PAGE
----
Many students blow past grade-level spelling and vocabulary at a pretty young age. Unfortunately, a common technique to “challenge” them is to find harder and more obscure words for their spelling list. This is not fun, useful, or motivating. Rather, it turns a child’s natural skill into an exercise in tedium.
I always say, aim for interesting, not challenging. Here’s what that means for spelling and vocab.
Let’s look at homographs: words that look the same, but have different meanings (and perhaps different pronunciations).
The word “subject” is a homograph since it has three different definitions, plus two different pronunciations. It’s not a “challenging” word to spell, but its multiple meanings offer fun ambiguity and complexity.
Let’s look at three activities that build on homographs.
1. Matching Definitions
This is by far my favorite use of homographs: create a two-column matching activity, but use only definitions – no words.
Here’s an example:
Students must match the two definitions that go with the same homograph. 2 and D go together since their word is “dove.” 3 and A both go with the word “tear.” The remaining words are contract, wound, and model.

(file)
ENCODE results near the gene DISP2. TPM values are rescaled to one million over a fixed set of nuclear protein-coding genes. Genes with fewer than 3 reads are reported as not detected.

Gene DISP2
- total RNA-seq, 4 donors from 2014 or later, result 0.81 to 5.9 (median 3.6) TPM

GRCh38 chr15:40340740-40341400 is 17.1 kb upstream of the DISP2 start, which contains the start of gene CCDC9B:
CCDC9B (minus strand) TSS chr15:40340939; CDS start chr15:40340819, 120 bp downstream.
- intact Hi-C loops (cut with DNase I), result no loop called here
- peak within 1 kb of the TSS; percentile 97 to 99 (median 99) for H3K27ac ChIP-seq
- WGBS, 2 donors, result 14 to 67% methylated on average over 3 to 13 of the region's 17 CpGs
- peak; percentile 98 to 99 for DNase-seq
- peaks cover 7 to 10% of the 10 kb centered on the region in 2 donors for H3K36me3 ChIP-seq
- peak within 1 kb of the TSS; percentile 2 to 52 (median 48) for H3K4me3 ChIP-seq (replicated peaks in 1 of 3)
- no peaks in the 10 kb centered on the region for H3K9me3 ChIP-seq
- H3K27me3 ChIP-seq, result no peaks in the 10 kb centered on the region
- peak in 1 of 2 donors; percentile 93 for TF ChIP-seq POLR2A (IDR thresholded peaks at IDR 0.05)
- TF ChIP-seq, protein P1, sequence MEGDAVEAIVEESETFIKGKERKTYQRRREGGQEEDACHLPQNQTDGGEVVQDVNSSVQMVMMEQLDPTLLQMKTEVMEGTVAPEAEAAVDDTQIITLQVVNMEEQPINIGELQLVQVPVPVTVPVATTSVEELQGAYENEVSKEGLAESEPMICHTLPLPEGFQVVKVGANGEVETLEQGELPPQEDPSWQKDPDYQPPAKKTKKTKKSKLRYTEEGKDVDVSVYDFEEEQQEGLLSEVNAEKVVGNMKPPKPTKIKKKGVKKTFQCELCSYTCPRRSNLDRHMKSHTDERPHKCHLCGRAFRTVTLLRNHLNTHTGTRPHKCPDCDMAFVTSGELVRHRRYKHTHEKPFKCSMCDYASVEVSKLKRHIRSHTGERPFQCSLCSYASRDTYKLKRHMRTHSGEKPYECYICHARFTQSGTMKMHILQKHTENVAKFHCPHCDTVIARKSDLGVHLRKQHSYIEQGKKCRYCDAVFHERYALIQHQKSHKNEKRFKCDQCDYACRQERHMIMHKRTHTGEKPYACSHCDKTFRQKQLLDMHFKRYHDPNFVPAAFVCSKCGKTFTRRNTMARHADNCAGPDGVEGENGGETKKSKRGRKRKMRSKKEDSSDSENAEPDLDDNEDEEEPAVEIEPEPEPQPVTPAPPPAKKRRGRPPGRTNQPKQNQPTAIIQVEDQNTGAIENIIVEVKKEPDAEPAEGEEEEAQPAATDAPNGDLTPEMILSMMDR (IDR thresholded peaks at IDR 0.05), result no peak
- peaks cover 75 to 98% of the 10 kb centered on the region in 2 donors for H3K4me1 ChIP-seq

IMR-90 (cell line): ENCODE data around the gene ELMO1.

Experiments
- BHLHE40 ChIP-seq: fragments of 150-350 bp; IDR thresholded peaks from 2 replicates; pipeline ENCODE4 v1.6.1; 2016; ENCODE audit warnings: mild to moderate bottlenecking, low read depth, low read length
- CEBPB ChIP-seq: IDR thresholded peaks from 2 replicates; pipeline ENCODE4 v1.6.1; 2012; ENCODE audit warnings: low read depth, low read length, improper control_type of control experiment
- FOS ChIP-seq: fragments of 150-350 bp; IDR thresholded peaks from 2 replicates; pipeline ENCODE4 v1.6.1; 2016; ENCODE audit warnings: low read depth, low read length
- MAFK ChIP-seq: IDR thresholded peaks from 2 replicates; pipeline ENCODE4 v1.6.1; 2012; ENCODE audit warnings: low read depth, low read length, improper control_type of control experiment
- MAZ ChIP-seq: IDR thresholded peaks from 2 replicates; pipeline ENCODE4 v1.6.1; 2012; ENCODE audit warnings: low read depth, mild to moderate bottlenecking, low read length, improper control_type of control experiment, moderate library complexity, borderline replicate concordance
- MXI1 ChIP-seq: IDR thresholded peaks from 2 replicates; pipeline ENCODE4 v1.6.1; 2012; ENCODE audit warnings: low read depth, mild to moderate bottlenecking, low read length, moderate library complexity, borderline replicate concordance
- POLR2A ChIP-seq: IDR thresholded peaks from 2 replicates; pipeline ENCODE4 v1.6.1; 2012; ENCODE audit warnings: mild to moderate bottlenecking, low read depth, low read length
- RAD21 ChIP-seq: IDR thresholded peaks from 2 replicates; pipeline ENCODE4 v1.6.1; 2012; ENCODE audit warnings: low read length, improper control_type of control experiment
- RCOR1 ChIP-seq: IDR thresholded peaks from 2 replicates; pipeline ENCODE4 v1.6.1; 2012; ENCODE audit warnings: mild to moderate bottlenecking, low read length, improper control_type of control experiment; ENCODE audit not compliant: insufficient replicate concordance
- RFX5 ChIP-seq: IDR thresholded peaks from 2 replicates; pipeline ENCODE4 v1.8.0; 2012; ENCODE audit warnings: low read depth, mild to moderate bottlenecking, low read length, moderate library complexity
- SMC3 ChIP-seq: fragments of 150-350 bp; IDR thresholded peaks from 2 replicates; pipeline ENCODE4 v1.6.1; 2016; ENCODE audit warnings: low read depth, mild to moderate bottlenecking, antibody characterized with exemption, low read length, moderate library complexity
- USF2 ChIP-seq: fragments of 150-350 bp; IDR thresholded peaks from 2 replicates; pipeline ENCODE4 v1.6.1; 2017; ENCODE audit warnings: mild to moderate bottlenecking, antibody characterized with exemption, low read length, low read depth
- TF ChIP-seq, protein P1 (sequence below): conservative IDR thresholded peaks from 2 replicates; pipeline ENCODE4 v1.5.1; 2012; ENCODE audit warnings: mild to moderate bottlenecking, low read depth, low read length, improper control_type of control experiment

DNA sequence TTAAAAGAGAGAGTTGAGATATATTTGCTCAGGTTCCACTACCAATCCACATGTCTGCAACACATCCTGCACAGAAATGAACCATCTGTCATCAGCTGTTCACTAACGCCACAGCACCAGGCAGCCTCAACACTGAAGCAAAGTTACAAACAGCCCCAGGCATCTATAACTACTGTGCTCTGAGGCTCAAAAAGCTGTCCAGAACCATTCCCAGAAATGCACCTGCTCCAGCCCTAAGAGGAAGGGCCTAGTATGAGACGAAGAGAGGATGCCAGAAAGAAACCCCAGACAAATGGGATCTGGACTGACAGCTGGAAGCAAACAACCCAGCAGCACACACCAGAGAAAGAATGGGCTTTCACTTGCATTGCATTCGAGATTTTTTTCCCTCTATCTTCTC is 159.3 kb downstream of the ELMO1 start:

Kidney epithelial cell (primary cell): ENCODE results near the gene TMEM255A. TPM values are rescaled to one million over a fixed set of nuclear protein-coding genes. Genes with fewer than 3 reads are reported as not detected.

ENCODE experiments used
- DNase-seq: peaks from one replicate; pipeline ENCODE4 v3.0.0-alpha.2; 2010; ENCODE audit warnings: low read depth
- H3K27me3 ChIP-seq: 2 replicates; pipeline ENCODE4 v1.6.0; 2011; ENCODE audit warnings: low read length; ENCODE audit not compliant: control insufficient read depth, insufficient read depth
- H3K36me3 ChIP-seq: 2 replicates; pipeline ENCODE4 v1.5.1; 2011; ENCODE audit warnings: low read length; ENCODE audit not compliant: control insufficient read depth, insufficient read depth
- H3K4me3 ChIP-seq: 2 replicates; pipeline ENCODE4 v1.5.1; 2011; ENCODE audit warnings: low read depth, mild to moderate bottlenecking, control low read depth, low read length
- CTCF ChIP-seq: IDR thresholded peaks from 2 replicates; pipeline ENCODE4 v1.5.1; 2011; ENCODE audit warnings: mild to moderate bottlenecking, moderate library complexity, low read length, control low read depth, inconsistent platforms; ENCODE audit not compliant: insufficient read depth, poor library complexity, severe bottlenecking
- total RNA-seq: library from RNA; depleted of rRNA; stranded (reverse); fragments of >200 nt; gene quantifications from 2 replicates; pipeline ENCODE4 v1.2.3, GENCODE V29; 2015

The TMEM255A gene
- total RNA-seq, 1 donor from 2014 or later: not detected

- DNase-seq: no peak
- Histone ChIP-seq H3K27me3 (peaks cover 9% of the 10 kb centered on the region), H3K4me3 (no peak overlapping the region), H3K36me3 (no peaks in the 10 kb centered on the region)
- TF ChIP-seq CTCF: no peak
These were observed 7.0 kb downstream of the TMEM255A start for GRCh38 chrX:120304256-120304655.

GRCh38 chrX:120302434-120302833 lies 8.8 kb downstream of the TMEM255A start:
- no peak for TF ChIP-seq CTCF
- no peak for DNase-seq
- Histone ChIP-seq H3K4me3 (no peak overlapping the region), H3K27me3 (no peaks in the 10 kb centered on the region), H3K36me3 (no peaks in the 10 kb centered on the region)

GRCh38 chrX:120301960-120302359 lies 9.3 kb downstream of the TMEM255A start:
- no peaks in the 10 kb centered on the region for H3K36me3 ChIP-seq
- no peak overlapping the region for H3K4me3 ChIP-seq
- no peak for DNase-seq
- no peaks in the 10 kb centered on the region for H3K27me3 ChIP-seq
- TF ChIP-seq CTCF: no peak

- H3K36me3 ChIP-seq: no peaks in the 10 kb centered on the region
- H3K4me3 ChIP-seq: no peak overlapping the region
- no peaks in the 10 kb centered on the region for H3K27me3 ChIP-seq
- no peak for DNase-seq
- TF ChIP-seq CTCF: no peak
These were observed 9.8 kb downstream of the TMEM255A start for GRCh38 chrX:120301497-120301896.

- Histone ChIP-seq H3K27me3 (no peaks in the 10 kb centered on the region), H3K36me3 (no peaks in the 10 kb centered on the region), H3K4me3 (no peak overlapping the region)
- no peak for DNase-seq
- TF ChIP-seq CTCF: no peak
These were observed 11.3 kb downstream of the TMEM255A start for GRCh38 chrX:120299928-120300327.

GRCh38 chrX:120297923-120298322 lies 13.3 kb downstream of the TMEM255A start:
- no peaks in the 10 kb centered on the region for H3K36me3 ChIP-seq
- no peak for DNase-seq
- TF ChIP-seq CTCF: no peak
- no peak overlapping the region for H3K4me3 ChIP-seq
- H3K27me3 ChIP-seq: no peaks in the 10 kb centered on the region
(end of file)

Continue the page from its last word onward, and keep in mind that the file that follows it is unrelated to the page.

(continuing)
I’ve created an app to help you build these worksheets.
You could even hand this task over to students to build. Give them five homographs and ask them to create the two-column form. Writing the definitions are tricky (but fun) since you can’t give too much away.
2. Create a Product
Students can advertise a product that incorporates multiple meanings of a word:
- A river bank bank: a convenient place for fish to save their money.
- A book booker: automatically calls the library to reserve your favorite novels.
- A compressible compress: a bandage that folds up very small.
3. Use Every Meaning
Finally, students can use a word’s multiple meanings in a sentence or paragraph:
Evil King Byrd liked to subject his subjects to lectures about his favorite subject: the history of the toothpick.
Increase the complexity by making it a requirement to include multiple meanings of three different homographs in one paragraph. Let’s try: duck, bank, and dove.
The skateboarding dove banked her skateboard off a river bank, ducked into a spin, and then dove under the water, barely missing a duck.
Naturally, students can create an illustration to go along with their writing and their products.
Hopefully, these are helpful examples of tasks that are complex but not tedious; challenging but still fun.
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